Britain and China clinch deal to ease handover of colony

MICHAEL SHERIDAN

Diplomatic Editor

Britain and China yesterday reached a cordial agreement on new measures to smooth the transfer of power in Hong Kong but the Chinese Foreign Minister, Qian Qichen, remained insistent that the colony's elected legislature would be abolished.

The Foreign Minister, the first senior Chinese visitor to London for three years, was speaking during a day of talks with the Prime Minister, John Major and the Foreign Secretary, Malcolm Rifkind.

British officials were keen to stress the achievement of two objectives which should ease the handover of Hong Kong in 1997. The two sides agreed to establish formal contacts between civil servants in the Hong Kong government and Chinese officials, allowing heads of department to liaise on practical issues before the transition. They also decided that a preparatory committee should negotiate the details of the ceremonial and protocol aspects of the arrangements on 30 June 1997.

Both measures represented welcome progress, from the British point of view, after a long period of frigid relations characterised by firm statements in support of democracy from the Governor of Hong Kong, Chris Patten, which drew reproof from the Chinese. "These new measures are important practical steps which embed the Hong Kong government ever more deeply in the transition and should give reassurance to the people of Hong Kong," a British official said.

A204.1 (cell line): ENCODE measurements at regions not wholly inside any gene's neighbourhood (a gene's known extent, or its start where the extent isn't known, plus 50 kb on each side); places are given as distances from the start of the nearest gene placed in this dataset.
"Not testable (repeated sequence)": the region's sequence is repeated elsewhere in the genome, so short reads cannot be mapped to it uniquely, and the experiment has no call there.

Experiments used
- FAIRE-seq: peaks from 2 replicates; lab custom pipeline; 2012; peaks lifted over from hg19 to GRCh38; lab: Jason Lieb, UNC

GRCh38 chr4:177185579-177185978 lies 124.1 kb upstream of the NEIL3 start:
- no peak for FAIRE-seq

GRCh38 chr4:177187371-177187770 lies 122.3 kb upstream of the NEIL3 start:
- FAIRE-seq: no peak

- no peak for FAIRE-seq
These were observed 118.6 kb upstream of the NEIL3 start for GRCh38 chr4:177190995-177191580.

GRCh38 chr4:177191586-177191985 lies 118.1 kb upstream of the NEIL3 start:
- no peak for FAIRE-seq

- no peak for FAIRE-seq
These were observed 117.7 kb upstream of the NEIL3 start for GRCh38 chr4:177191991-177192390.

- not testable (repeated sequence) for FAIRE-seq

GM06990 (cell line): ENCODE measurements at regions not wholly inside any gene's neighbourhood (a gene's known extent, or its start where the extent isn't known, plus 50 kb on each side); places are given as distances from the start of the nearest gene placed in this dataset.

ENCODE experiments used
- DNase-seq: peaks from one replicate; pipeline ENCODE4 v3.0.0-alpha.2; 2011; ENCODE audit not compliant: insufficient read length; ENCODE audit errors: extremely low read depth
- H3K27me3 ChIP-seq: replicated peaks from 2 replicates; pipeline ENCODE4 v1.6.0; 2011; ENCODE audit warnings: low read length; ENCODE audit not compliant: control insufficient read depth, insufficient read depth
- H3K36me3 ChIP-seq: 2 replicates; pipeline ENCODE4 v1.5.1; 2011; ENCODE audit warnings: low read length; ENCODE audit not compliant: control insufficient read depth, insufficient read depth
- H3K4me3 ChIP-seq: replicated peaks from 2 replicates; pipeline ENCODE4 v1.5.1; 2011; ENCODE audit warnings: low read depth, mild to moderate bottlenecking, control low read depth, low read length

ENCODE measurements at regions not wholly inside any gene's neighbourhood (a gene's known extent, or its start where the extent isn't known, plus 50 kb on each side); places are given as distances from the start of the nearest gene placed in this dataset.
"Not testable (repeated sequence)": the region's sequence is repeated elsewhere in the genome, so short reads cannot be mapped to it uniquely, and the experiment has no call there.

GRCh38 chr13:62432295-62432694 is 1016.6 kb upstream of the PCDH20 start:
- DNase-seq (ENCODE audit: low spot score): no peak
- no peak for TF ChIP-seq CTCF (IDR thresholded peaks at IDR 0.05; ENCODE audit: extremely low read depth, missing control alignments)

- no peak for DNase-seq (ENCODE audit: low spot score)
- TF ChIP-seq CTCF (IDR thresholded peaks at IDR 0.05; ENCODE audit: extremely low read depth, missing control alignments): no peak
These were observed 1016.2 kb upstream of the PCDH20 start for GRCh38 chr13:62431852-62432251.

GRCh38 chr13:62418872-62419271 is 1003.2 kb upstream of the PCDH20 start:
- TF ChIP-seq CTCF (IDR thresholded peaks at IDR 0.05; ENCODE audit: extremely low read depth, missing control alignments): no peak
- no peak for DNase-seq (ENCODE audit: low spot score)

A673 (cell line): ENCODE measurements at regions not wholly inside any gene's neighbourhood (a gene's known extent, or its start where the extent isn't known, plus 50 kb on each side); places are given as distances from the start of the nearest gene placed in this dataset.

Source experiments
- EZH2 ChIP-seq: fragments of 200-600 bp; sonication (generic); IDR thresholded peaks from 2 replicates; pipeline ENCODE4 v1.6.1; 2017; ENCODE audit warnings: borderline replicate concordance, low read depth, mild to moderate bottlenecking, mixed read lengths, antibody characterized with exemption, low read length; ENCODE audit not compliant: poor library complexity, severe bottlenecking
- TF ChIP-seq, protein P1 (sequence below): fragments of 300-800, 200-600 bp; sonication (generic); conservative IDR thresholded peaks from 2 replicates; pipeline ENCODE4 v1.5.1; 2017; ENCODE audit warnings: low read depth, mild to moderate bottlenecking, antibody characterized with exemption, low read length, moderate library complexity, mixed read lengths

But there was no discussion of the inflexible Chinese position that there can be no future for the elected Legislative Council which lies at the heart of Mr Patten's democratic reforms. In elections held on 17 September, pro-democracy politicians swept to victory over candidates backed by Peking.

Britain has in the past urged China to consider the fact that the council's existence enhanced international confidence in the stability and prosperity of the colony. However, Mr Qian made it clear before arriving in London that China would not tolerate its continued role. The chief objection by Peking to the council is that it was elected under rules that were drawn up without Chinese consent. Speaking at the Foreign Office yesterday, Mr Qian dismissed the Legislative Council as "a question already discussed".